For Immediate Release by the Morris & Gwendolyn Cafritz Foundation
Contact: Kassandra N. Kearse
(202) 320-8055; [email protected]
Washington - Following a citywide competition, five DC government employees, whose performance and dedication exemplifies the best in public service, have been selected to receive the 2005 Morris & Gwendolyn Cafritz Foundation Awards for Distinguished DC Government Employees. Each winner will receive a $7,500 cash award, and will be honored at an awards ceremony on Thursday, December 1, at The George Washington University Cafritz Conference Center (800 21st St., NW) at 5:30 pm. DC City Administrator Robert C. Bobb will be the keynote speaker.
The selected 2005 winners are Inspector Patrick A. Burke, Metropolitan Police Department - Third District Substation; Dr. Tedla Giorgis, program manager, Department of Mental Health - Multicultural Services Agency; Veronica Lipscombe, director, Office of the Chief Technology Officer - Citywide Technical Service; John McGaw, special assistant, Executive Office of the Mayor; Mehr Moradi, management officer, Department of Health.
The annual DC public service awards program is made possible by a grant from the Morris & Gwendolyn Cafritz Foundation and is administered by The George Washington University Center for Excellence in Public Leadership (CEPL). CEPL is a training and research center focused on leadership and management in the public sector. Its mission is to develop public leaders who make a positive difference in their organizations and the lives of the people they serve.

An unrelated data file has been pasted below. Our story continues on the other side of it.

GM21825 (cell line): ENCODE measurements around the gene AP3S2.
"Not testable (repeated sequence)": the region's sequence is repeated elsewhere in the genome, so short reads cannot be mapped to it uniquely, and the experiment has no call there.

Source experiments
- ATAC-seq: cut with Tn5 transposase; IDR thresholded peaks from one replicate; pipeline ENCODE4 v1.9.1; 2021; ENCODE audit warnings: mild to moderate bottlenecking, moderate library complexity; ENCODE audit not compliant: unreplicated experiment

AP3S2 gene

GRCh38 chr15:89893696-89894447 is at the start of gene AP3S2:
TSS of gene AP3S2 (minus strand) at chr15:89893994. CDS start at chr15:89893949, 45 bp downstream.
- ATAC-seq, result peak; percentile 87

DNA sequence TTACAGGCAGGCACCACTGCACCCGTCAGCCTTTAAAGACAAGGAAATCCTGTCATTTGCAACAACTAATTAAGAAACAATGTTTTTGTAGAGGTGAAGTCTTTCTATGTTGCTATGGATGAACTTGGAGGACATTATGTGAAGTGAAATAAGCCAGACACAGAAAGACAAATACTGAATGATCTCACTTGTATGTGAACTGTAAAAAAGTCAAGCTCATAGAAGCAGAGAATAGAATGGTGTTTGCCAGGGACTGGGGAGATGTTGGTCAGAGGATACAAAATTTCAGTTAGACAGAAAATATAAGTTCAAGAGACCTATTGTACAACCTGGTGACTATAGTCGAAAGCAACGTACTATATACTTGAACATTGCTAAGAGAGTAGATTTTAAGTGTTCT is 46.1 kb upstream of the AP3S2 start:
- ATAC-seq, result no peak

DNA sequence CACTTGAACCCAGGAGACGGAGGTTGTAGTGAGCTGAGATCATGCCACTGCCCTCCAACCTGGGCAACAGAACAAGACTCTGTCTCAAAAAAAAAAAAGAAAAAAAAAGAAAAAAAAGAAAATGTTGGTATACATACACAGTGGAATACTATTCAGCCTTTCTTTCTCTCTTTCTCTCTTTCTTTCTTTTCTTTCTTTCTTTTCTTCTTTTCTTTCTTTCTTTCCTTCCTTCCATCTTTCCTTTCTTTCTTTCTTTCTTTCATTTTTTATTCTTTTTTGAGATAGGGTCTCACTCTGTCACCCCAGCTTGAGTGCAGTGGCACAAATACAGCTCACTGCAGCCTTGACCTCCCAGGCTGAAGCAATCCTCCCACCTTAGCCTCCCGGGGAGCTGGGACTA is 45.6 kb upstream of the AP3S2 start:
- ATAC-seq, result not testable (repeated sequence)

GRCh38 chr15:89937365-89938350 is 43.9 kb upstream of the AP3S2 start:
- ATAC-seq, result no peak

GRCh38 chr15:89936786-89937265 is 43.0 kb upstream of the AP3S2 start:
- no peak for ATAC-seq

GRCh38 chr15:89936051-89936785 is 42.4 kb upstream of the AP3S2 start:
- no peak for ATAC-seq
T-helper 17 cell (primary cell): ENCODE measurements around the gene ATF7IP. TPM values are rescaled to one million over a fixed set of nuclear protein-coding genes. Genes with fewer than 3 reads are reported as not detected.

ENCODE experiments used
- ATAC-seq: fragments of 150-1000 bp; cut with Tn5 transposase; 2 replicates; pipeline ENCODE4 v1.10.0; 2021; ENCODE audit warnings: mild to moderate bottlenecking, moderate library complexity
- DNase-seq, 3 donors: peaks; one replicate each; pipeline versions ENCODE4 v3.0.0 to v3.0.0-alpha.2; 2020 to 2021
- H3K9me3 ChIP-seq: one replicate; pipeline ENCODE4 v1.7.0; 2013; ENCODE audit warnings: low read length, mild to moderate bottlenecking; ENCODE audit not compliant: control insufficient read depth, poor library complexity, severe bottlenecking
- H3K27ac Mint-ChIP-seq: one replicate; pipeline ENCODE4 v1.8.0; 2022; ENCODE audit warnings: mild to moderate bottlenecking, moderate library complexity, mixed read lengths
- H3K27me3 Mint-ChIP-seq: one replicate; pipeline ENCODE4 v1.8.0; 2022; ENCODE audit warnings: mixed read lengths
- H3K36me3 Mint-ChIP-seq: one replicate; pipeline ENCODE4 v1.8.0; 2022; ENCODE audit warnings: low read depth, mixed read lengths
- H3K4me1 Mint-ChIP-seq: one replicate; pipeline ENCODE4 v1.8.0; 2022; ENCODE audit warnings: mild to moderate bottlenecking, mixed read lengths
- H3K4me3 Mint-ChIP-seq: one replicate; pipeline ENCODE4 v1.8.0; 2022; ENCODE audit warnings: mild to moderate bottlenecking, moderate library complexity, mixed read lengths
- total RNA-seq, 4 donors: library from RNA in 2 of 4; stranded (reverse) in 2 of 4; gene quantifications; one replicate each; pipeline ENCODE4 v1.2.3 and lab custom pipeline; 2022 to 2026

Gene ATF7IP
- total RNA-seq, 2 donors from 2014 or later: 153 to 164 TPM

"The Morris and Gwendolyn Cafritz Foundation is very pleased to recognize these remarkable District government employees" said Calvin Cafritz, president and CEO of the Foundation. "We honor them especially for their innovative ideas and commitment to excellence. Everyone in the Washington community has benefited greatly from the accomplishments of these gifted public servants."
CEPL Executive Director James Robinson added, "The Center is pleased to administer the 2005 Cafritz Awards program. We are committed to developing and recognizing outstanding public servants who make a positive difference through their hard work, dedication, and sustained commitment. The Cafritz Awards program is an outstanding opportunity to give recognition to public servants who make a significant difference for those who live, work, and visit the District. It has been rewarding to review nominations of so many outstanding District employees. These five winners are very deserving of our recognition and ongoing support."